Landscape change as a constructive steady state in the developing countries

Awadallah, A., 2005, Landscape change as a constructive steady state in the developing countries, in: ECLAS (D. Oguz), ‘Landscape change’, Department of Landscape Architecture, Faculty of Agriculture Ankara University, Ankara

  • Author : Awadallah, A.
  • Year : 2005
  • Published in Book : Landscape change
  • Pages : 106-116
  • Abstract in English : Landscape change logically requires the perception of a new state which has features and characteristics other than those of the previous one. Under normal and natural conditions, ecological processes create the landscape changes. If human communities do not compose any part of these processes, the changes will follow the original rules of these processes creating a pristine nature. In this case, landscape change can be predicted and perceived as a steady state. This state might also be reached in other cases when and where human communities and their activities compose a part of the ecological processes; however, many restrictions on these activities should be imposed in order to save this steady state of change. This indeed rarely happens, and therefore, landscape changes can hardly be predicted when human intervention is included. This rather increases the future uncertainty and hence the need for planning and legislation. Generally speaking, the case of the developing world (in the southern part of the Earth) covers a wide range of all these possibilities. Nevertheless, the case where human intervention (impact) is great is more obvious. Unfortunately, the human intervention in the landscape-related issues in the developing world can be described, more or less, as a destructive steady state. This state has indeed become normal and even predictable in many cases which include cases that have great human intervention and impacts because of wars and conflicts (e.g. the Middle East region), and many other cases where little amount of attention is given to the landscape-related issues. A steady state of landscape change may then include ideas and experiences other than the many well-known ecological ones, and achieving a steady state in landscape change will not be (as it has not been) the main purpose of landscape ecological planning, for example. However, a constructive accelerating steady state (predictable and planned) in landscape change is a holistic urgent demand in the developing countries.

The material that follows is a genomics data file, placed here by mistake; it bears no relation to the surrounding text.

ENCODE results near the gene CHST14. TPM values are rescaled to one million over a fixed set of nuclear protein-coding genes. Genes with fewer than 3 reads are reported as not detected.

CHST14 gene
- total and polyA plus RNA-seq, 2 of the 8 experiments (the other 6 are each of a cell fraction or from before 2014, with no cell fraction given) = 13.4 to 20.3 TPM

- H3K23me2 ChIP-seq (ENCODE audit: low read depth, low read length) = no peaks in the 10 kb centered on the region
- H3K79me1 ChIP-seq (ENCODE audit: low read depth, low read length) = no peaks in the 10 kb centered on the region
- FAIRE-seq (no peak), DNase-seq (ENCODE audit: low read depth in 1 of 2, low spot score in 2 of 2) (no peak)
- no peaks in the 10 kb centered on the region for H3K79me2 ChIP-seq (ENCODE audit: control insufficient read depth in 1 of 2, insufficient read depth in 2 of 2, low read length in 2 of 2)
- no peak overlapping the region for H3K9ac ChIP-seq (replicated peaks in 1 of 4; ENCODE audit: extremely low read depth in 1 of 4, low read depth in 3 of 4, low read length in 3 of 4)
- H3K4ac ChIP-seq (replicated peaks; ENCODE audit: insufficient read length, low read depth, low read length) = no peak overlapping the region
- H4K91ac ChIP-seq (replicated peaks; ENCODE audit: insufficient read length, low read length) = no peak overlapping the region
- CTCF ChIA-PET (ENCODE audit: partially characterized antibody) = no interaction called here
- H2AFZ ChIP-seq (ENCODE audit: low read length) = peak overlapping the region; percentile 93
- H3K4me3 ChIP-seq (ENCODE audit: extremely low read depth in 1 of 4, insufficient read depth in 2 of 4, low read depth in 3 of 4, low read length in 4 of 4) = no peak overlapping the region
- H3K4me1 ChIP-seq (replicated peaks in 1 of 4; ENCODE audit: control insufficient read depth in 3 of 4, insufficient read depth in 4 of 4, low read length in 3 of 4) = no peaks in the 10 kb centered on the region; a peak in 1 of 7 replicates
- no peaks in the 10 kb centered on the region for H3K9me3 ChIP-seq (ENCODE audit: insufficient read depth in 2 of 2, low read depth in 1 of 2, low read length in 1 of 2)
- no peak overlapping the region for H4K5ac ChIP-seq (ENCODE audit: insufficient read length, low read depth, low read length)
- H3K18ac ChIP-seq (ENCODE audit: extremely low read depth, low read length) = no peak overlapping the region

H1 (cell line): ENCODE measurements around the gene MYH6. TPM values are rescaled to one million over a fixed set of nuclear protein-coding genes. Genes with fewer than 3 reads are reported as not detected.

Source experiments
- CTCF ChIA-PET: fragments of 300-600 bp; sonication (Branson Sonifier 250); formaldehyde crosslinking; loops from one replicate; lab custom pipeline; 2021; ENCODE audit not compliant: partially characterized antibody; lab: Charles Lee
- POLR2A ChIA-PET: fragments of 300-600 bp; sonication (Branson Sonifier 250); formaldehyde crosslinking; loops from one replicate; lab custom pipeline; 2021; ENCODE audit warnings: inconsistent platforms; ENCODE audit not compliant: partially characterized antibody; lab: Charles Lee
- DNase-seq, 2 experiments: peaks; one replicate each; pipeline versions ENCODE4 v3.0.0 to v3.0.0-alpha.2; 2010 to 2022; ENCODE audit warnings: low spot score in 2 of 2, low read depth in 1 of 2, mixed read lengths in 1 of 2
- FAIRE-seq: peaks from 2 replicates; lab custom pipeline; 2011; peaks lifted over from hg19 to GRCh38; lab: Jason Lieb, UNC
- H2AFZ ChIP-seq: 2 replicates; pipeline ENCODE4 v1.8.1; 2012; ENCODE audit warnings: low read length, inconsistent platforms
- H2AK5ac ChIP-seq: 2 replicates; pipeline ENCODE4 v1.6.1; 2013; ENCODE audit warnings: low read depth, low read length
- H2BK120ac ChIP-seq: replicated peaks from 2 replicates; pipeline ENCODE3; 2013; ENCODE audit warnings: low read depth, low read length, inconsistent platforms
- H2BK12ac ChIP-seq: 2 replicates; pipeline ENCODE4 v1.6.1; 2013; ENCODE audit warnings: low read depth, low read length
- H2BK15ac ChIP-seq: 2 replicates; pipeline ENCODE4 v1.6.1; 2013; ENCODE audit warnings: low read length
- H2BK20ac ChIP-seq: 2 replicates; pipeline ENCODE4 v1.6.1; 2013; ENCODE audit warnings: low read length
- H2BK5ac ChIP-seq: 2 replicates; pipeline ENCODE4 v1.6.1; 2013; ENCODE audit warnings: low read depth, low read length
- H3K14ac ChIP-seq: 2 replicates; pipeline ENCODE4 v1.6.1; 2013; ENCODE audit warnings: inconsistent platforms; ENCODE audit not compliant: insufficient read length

• Comments/Notes : KEYWORDS: landscape change, developing world, socio-economic conditions. / Eclas 2005